1 thought on “The Truth About Grief

    1. It is so refreshing to read a book about grief that finally says the five stages do not exist. I am so tired of hearing people tell someone about those stages when lose someone. This is a good book and more realistic and easier to relate to. The only flaw to this book is that it is a bit outdated to how people grieve now. A lot of the research and studies quoted are from years ago when the expectations on grief and grieving was different. Still this is a book worth reading.

    2. Konigsberg tries to present a case against the 5 stages of grief model of Elizabeth Kubler-Ross, but he does not produce a strong one. He has a few really good arguments, supported by research and clinical studies, but he fails to present a solid case AND the book is not so well written. Konigsberg clearly ignores contemporaty facts about positive and negative emotions and falls into the trap of "positivity", confusing resilience with health and longevity. For example, he states that positive em [...]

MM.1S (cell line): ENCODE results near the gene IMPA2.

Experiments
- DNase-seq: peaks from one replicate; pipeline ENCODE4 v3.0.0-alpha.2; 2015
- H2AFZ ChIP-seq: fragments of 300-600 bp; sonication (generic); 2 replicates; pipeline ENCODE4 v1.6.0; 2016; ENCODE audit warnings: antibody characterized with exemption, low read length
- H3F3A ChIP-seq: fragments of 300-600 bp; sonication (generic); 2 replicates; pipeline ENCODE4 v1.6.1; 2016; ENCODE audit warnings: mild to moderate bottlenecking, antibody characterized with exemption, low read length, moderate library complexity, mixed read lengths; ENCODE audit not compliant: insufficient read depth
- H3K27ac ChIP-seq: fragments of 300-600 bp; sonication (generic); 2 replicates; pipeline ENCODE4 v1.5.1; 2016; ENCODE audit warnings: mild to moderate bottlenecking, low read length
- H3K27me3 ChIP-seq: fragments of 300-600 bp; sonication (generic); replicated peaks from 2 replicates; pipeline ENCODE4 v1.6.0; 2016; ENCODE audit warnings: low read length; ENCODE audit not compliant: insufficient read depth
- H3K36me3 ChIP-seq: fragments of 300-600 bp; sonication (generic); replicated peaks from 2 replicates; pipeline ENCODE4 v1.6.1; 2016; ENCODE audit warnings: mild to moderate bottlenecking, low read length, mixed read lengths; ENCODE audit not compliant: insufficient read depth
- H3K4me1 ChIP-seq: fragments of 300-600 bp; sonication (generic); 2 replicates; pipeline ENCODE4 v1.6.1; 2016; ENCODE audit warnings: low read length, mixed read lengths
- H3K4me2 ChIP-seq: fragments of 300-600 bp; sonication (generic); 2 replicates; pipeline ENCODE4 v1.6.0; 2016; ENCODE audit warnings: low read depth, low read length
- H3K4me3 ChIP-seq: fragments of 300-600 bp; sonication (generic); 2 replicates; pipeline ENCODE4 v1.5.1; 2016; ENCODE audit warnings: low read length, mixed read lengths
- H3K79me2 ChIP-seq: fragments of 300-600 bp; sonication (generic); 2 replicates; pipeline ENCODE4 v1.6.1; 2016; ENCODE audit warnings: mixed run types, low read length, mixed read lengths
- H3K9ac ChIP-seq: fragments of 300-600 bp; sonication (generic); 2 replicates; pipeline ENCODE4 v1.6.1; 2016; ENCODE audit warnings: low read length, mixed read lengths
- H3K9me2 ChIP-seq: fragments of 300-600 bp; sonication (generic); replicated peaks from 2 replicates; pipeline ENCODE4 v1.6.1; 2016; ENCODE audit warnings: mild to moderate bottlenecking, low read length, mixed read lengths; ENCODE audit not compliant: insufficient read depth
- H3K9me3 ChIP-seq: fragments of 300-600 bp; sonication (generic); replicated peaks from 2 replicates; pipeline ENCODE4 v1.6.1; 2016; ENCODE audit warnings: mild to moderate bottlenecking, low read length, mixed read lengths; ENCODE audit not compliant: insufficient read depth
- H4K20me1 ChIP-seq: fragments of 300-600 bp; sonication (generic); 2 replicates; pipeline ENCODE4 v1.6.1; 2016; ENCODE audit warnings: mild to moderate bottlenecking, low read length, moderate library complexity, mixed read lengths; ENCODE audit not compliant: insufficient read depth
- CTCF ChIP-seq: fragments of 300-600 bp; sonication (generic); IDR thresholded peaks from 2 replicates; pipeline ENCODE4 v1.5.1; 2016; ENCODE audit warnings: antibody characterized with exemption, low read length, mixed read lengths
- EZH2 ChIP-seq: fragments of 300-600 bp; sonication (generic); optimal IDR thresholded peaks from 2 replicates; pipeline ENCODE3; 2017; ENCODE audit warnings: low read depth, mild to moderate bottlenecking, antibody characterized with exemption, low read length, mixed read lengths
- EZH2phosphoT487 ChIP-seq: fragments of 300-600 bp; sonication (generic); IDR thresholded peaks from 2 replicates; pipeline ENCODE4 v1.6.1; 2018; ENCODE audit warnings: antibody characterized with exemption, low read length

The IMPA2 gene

3. I've read Kubler-Ross, which is referenced frequently in this book and found that Konigsberg provided a well thought out alternative to the well accepted stages of grief. The aspect I appreciated the most, was not that she felt that she was providing the "next best thing", or that the stages of grief were irrelevant, but Konigsberg presents the idea that there is more than one way for people to go through grief. We each have a unique experience, even though many of us have overlapping and simila [...]